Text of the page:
Birds communicate in incredible ways! We’re taking a closer look at how sandhill cranes, wild turkeys, and the American woodcock move and groove to find a mate or find a meal.
How do you move throughout your day? Can you spin like a crane, wobble like a woodcock, or strut like a turkey?
Sandhill cranes can be found in large swathes of the US and are distinctive with their long beaks, necks, and legs which they use to communicate with one another.
Before nesting season, sandhill cranes participate in what many scientists call a “dance”. Cranes will hop, flap their wings, and squawk to show off how they might defend their nest from predators. Cranes mate for life and will dance together all year round!
Do you think you can dance like a crane? Follow these steps!
Step 1: Spread your arms wide like wings and jump up and down.
Step 2: Spin around in a circle while flapping your wings.
Step 3: Bow up and down quickly, bobbing your head to show off your feathers!
The wild turkey is found throughout the United States, mostly east of the Rocky Mountains. The male turkey or “tom” can grow up to 24 pounds, and the female turkey or “hen” can grow up to 12 pounds. Unlike domesticated turkeys, wild turkeys can fly! You might find them perched in a tree for the night, but they generally stay close to the ground during the day.
Toms will strut, or puff out all of their feathers, spread out their tails, and drag their wings along the ground while walking back and forth, to attract a mate. They’ll also make sounds like gobbling, drumming or booming, and spitting.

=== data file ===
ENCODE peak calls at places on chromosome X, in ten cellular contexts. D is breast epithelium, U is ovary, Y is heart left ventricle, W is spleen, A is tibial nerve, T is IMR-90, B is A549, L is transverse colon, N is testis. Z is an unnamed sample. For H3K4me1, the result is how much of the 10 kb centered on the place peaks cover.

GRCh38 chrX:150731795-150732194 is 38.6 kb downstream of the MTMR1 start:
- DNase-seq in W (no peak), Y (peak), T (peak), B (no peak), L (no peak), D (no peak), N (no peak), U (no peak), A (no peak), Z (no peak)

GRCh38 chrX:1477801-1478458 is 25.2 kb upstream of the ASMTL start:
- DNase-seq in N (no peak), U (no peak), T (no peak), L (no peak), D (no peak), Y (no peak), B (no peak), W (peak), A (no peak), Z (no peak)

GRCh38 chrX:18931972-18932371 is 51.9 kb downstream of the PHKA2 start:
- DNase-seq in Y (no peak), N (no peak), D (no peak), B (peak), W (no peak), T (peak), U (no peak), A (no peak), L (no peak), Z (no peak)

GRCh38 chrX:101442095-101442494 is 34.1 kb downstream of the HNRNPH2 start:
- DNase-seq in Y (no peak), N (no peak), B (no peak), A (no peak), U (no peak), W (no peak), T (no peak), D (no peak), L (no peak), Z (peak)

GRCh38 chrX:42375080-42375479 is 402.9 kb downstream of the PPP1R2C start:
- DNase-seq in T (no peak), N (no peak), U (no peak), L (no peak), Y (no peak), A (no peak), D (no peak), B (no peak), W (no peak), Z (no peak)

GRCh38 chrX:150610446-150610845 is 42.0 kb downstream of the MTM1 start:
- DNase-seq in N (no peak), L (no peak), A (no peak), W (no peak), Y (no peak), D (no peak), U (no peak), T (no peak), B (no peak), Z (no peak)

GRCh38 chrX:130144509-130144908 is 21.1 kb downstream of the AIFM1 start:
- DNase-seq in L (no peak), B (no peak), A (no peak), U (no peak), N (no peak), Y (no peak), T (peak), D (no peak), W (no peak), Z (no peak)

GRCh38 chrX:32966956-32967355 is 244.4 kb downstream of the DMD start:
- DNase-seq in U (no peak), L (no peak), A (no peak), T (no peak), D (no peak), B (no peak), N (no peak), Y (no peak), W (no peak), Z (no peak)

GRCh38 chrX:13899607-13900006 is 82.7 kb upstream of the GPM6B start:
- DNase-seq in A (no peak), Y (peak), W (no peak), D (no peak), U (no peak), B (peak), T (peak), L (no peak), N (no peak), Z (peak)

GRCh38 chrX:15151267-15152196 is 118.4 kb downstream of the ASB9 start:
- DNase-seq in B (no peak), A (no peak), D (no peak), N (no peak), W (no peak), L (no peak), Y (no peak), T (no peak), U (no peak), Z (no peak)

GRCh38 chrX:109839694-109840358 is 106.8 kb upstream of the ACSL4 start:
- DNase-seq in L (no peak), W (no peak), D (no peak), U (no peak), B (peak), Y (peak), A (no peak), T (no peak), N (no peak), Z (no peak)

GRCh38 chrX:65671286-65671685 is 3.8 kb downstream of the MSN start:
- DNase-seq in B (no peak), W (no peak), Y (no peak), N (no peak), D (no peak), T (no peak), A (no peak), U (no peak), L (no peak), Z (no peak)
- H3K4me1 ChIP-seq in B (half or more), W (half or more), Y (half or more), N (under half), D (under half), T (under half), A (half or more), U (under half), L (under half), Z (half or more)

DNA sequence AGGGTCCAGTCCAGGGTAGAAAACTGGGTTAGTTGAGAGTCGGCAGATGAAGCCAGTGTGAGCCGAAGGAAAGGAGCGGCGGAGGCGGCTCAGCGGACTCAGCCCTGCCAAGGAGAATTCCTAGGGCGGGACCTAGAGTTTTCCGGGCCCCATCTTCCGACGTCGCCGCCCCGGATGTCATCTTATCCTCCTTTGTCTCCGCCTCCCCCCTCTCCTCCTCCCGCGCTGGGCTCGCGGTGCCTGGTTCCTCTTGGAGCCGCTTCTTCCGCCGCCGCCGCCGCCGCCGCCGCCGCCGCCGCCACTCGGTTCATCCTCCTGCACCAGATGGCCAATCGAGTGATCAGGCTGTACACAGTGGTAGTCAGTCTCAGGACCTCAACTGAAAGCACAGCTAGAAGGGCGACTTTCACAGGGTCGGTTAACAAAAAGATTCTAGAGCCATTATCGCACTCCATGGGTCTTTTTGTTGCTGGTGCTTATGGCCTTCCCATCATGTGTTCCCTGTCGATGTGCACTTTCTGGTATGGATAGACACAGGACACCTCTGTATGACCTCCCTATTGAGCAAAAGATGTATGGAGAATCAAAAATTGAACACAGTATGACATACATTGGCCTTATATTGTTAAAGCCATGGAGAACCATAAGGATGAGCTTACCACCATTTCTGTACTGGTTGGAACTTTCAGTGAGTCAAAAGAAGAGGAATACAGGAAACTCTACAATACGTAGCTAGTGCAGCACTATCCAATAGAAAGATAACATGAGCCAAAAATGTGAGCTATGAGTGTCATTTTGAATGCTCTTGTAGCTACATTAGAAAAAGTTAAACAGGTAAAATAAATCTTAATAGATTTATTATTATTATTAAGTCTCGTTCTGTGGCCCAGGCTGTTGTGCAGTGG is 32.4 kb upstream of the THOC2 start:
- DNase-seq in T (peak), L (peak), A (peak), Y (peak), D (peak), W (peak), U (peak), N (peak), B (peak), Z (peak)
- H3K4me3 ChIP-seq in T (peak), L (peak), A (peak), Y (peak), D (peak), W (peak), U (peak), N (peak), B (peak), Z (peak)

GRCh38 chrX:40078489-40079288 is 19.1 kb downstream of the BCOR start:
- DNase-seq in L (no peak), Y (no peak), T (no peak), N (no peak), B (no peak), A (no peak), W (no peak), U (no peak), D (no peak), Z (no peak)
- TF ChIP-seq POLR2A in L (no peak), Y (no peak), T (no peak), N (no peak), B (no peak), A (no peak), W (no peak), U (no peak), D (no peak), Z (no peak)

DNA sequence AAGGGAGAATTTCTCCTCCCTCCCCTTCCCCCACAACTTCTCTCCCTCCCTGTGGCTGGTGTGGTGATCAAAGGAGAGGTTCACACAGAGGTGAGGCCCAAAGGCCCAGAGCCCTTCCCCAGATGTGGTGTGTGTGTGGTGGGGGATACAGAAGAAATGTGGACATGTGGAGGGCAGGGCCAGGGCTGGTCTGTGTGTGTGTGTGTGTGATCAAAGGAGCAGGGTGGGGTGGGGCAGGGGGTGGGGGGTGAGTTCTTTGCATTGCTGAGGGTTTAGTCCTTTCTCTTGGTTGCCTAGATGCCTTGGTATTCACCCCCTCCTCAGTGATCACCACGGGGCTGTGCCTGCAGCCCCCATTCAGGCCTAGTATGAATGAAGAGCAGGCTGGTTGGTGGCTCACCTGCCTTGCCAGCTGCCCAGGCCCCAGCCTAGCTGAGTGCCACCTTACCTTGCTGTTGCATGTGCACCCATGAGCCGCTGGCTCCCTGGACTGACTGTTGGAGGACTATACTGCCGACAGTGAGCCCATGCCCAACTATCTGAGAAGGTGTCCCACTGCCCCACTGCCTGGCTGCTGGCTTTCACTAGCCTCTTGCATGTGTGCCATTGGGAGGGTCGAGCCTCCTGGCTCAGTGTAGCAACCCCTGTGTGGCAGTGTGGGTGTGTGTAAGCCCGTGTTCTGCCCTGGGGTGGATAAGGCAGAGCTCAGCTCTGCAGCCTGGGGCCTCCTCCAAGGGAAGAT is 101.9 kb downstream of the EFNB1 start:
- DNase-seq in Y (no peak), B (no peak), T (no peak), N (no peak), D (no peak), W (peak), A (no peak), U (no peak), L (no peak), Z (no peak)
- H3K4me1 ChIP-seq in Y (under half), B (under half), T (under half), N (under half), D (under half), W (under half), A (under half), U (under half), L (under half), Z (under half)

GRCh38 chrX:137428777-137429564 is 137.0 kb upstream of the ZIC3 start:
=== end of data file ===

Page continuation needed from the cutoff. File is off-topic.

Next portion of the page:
Can you strut like a turkey? Follow these steps!
(If you have a paper fan, you can use it as your turkey tail. No fan? You can pretend or use your spread out fingers as your turkey tail!)
Step 1: Hold the fan or your fingers behind your back and spread the fan or fingers wide.
Step 2: Strut or slowly walk in one direction, shaking your wings (arms), for a few steps.
Step 3: Turn around and strut back to where you began.
The American woodcock is a common bird with a long beak that can be found along the eastern US in fields, wet forests, dewey thickets, or brushy swamps. This distinctive looking bird has an equally interesting way that it might look for its favorite snack, worms!
American woodcocks can be seen holding their head and eyes perfectly still as they rock their bodies forward and backward. Scientists believe that the vibrations caused by this “dance” disturb the earthworms into moving, alerting the woodcock that lunch is near!
Can you hunt for worms like the American woodcock?
Step 1 : Stand up straight and take note of holding your head perfectly still.
Step 2: Move your torso and neck backward, lift up one foot (keep that head steady!).
Step 3: Move your torso and neck forward, place your foot forward.
Step 4: Repeat to slowly move your whole body forward.
Step 5: Keep your eye out for worms!